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Definition: Treaty of Paris, 1763 from The Hutchinson Unabridged Encyclopedia with Atlas and Weather Guide

Treaty ending the Seven Years' War 1756–63, signed by Britain, France, and Spain.

Under the terms of the treaty Britain gained all of Canada, America east of the Mississippi Valley, Florida, and several islands in the Caribbean, as well as areas in India and the East Indies acquired by France after 1749.


Summary Article: Treaty of 1783 from The American Economy: A Historical Encyclopedia

Treaty between Britain and the United States that ended the Revolutionary War and secured American independence; also known as the Treaty of Paris.

During the Revolutionary War following the Battle of Yorktown in 1782, the British chose to make peace rather than continue the fight to keep the colonies. The American negotiators were already in Europe on diplomatic missions—John Jay was in Spain, and Benjamin Franklin and John Adams were in France—so talks began immediately in Paris. By beginning treaty talks with Britain, the United States violated its agreement with France not to make a separate peace, which would mean that France, Spain, and the Dutch would remain at war with Britain in India and the Caribbean.

The treaty itself was signed on October 8, 1782, and ratified in January 1783. It guaranteed the independence of the new nation, the United States, and fixed its western boundary at the Mississippi River. Florida, which had been in British hands since 1763, was returned to Spain. The United States received the right to fish off the Grand Banks of Newfoundland and to navigate the St. Lawrence River, and the British received a guarantee that the Confederation Congress (the current American government) would recommend that U.S. states pay reparations to loyalists who had lost property in the war and repay debts to British merchant houses. The northern and southern borders of the United States remained vague in this treaty, particularly in the stretch of land between Canada and the United States in the north, and two further treaties were required to solidify them. Most importantly, the Treaty of 1783 accomplished the British withdrawal of troops from the United States and the diplomatic recognition of the United States as a separate country from Great Britain.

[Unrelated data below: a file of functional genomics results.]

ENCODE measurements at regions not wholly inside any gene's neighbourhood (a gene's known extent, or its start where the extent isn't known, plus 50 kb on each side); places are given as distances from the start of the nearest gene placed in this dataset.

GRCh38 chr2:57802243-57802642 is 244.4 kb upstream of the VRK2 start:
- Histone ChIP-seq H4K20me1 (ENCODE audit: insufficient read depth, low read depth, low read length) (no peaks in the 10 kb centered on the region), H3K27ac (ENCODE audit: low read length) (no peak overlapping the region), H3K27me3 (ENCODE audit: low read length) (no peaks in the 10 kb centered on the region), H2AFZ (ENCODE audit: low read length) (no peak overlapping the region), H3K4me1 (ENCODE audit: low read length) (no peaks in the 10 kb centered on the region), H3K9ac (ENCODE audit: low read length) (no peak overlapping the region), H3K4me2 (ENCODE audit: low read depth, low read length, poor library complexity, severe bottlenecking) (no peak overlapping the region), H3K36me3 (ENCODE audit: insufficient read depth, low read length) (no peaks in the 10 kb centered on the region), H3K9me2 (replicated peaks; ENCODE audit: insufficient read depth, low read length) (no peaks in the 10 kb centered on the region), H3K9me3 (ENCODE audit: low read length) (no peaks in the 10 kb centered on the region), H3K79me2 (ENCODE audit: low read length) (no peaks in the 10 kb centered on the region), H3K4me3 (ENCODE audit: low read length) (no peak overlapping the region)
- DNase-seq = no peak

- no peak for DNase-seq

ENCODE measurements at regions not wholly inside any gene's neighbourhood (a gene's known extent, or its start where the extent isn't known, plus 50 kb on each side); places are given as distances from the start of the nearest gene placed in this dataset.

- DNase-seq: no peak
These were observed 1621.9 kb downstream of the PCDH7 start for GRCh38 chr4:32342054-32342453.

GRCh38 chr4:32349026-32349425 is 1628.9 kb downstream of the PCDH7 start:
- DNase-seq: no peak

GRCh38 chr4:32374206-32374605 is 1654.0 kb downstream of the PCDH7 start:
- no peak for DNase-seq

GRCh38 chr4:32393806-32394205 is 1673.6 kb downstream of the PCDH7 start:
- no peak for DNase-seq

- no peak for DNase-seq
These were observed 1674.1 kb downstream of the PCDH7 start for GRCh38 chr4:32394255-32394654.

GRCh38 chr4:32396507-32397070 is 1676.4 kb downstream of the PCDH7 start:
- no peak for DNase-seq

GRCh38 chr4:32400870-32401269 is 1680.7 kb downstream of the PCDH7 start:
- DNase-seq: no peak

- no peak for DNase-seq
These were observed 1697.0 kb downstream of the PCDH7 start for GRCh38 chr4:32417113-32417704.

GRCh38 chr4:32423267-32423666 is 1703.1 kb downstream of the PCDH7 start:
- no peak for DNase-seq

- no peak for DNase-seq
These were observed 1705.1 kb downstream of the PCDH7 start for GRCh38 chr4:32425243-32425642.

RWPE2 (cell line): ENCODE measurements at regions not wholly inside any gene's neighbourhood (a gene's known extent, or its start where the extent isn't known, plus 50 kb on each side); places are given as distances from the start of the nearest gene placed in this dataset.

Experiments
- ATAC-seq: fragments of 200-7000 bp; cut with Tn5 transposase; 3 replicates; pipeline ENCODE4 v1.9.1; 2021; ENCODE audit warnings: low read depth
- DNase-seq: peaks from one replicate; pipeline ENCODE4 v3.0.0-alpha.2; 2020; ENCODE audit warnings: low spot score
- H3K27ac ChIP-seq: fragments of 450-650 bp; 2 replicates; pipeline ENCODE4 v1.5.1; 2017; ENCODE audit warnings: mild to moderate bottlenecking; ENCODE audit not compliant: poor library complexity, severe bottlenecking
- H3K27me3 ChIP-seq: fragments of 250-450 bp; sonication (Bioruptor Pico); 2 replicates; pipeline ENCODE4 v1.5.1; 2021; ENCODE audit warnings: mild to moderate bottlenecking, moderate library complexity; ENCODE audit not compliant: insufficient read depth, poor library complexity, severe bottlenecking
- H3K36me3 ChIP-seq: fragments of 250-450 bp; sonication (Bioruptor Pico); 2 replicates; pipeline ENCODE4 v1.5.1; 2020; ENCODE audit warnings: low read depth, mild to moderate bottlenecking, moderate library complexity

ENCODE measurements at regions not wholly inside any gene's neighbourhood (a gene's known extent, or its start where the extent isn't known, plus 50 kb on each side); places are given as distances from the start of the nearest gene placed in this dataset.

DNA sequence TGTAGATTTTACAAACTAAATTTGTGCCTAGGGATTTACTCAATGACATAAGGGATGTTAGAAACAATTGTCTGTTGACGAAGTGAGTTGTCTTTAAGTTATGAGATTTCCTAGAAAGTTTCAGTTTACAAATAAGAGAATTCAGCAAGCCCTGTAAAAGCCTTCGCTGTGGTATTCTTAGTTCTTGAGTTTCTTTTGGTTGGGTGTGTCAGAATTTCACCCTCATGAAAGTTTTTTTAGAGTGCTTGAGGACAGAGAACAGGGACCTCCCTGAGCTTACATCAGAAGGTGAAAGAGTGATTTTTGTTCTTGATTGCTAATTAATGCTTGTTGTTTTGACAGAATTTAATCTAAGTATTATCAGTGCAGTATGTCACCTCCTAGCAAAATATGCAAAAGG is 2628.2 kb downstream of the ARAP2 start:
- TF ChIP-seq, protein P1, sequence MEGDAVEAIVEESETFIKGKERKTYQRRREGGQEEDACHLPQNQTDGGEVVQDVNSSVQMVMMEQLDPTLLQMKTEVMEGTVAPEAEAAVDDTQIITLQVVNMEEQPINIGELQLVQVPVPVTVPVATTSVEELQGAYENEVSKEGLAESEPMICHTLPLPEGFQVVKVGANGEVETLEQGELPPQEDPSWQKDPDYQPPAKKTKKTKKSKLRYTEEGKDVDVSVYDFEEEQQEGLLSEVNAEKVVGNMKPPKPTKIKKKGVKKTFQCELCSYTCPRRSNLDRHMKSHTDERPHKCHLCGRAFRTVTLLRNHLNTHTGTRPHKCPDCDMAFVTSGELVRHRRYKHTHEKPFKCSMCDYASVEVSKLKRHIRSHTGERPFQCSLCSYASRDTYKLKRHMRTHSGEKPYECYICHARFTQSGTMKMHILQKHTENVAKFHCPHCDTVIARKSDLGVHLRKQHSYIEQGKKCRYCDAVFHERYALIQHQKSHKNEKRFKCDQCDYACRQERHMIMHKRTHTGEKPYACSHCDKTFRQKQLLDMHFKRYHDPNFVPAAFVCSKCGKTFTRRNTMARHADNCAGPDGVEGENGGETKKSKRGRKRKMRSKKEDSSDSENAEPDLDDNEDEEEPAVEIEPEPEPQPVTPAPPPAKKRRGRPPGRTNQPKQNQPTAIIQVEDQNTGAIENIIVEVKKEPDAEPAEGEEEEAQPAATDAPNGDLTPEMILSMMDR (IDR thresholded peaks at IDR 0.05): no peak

See also: Volume One: American Revolution (1775-1783).

References
  • Bemis, Samuel Flagg. The Diplomacy of the American Revolution. Bloomington: Indiana University Press, 1957.
  • Hoffman, Ronald. Peace and the Peacemakers. Charlottesville: University Press of Virginia, 1986.
  • Schoenbrun, David. Triumph in Paris: The Exploits of Benjamin Franklin. New York: Harper and Row, 1976.
  • Margaret Sankey
    Copyright 2011 by ABC-CLIO, LLC

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